Reviewed by Sep 30, 2020| Updated on
Presenteeism is characterised as the issue of employees not working entirely in the workplace due to an illness, injury, or other condition. While the employee may be physically at work, he may not be able to carry out his duties entirely. He may be more likely to make mistakes in the job.
Presenteeism is relatively common in most workplaces, but it is a topic that is not generally discussed. We all have one coworker who still shows up to work even though she may feel ill, is harmed or is going through some stressful situation.
The employees engage in presenteeism for several reasons. These include:
For example, even if she is feeling under the weather, a doctor can show up to work. She may be the clinic's only doctor, may feel a sense of duty to her patients or may even be afraid of losing any of her patients.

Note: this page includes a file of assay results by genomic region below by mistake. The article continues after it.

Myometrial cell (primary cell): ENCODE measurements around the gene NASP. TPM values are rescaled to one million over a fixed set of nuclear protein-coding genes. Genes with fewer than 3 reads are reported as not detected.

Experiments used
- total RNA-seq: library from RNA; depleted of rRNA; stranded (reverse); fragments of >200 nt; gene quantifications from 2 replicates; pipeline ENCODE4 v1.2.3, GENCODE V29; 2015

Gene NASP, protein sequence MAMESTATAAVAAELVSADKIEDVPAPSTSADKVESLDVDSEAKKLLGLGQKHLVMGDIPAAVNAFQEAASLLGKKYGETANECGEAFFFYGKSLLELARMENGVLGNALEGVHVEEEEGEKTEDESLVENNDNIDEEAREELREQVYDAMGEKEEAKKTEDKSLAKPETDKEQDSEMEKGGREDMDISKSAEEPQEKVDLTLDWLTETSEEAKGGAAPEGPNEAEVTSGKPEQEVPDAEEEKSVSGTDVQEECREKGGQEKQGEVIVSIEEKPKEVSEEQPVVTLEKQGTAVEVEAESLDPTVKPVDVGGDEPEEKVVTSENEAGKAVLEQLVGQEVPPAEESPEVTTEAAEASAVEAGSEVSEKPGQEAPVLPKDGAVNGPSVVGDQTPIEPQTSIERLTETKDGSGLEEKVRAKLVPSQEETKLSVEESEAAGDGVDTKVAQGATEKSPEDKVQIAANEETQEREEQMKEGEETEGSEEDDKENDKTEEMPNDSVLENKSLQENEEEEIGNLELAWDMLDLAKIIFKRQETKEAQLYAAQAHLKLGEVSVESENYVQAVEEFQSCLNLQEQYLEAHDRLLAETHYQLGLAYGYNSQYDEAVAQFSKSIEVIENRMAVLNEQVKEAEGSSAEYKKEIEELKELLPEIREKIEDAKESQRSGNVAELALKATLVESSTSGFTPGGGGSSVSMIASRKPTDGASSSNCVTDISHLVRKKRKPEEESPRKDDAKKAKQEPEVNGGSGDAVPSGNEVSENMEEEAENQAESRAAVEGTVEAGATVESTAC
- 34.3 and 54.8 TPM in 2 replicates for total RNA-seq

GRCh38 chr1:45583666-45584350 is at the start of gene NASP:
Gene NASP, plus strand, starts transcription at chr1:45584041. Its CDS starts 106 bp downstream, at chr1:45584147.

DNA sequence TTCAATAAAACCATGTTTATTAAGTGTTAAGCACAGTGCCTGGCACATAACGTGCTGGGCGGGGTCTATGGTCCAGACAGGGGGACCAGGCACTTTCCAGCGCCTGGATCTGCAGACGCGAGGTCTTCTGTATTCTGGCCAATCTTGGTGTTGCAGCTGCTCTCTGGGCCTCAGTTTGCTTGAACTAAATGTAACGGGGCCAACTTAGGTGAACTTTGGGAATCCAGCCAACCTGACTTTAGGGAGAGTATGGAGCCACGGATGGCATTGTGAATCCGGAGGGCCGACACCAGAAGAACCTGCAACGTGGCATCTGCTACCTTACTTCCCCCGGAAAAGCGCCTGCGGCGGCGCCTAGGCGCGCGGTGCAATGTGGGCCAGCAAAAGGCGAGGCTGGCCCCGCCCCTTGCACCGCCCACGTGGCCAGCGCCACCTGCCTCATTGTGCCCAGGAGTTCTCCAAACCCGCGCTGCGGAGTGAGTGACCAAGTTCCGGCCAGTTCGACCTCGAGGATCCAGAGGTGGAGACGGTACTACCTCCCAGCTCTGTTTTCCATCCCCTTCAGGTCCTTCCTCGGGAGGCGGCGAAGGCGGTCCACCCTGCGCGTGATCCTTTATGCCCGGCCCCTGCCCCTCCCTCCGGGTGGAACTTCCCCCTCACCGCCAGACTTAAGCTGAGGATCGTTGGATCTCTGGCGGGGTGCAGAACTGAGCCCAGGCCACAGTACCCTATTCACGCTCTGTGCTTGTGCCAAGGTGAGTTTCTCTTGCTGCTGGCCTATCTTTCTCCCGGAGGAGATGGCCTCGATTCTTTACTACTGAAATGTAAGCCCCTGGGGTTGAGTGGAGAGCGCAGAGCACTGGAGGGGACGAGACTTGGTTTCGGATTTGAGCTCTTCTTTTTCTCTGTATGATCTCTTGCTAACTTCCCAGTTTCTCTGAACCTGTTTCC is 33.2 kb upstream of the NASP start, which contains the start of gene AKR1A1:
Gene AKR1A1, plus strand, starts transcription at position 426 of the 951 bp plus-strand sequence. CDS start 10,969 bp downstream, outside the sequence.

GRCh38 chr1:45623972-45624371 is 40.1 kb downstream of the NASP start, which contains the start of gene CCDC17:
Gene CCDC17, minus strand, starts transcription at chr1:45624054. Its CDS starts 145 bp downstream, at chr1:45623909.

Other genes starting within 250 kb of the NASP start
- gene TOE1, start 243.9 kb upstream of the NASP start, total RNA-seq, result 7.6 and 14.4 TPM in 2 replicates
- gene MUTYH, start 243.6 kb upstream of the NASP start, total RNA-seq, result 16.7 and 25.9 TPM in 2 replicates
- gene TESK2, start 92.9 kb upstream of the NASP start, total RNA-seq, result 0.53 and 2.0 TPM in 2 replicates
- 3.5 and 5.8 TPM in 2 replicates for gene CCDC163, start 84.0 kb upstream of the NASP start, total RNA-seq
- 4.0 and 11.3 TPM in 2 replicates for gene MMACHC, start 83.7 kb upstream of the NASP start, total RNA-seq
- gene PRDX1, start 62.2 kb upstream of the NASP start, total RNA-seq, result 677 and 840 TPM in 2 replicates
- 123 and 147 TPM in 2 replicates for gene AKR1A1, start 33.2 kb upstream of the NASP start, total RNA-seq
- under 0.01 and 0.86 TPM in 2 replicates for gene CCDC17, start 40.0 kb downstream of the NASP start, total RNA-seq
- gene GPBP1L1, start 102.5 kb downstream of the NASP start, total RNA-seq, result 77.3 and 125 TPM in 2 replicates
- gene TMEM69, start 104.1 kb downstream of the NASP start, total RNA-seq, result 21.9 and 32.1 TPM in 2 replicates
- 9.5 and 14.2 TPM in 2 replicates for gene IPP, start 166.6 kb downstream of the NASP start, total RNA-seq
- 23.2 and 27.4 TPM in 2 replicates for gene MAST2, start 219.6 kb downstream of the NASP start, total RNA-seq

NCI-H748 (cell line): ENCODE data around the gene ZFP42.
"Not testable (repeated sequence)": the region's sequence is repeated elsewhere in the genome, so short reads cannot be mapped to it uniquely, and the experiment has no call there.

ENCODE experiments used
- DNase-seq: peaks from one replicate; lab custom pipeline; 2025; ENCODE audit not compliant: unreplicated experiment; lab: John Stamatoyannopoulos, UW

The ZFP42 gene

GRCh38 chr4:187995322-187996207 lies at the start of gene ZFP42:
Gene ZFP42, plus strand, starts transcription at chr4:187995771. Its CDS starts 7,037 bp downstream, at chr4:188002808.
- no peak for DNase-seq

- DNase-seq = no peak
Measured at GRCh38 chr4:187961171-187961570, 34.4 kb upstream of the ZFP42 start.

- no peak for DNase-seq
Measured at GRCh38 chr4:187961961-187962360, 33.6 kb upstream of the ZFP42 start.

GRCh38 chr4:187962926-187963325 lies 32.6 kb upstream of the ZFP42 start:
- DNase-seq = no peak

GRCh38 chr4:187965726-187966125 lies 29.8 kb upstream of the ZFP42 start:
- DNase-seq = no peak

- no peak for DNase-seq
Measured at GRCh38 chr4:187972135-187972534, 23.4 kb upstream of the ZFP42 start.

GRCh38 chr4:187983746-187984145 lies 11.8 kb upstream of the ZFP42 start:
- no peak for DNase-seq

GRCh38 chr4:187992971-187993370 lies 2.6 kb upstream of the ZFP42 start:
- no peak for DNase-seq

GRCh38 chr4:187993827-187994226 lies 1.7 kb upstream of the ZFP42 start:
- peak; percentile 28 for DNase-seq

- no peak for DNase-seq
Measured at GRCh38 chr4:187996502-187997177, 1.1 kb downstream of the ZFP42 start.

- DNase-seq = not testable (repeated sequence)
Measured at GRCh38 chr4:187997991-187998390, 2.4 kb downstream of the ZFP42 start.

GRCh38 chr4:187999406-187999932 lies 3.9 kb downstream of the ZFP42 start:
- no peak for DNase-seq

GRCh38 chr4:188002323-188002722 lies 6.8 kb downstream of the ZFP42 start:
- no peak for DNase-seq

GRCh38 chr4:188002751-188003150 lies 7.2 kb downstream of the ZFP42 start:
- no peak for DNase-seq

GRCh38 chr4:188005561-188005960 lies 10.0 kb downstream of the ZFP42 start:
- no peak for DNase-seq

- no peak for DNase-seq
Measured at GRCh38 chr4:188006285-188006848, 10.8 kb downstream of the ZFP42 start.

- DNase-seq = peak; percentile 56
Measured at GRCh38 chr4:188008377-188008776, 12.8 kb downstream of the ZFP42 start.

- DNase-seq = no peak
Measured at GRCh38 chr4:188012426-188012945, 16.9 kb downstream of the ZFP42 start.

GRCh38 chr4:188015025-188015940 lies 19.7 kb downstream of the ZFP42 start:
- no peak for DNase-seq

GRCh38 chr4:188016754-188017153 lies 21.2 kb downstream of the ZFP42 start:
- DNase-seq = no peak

Presenteeism is a somewhat underreported problem relative to absenteeism. Still, as workplaces become more demanding of their employees, people are increasingly beginning to shed more light on this.
Some of the key reasons it has gone under the radar are that it can be hard to calculate how efficient or unproductive an employee can be.
In short, presenteeism costs money for employers. While an employee may consider he is doing good by still reporting for work despite being hurt, depressed, or sick, this is not always the case. In fact, the opposite is true.
That's because he could end up being less effective or, worse still, make more errors while on the job. All of these can cost the company so much more than if he'd stay home. For instance, if a sick employee attends office, he is likely to spread his sickness to other employees.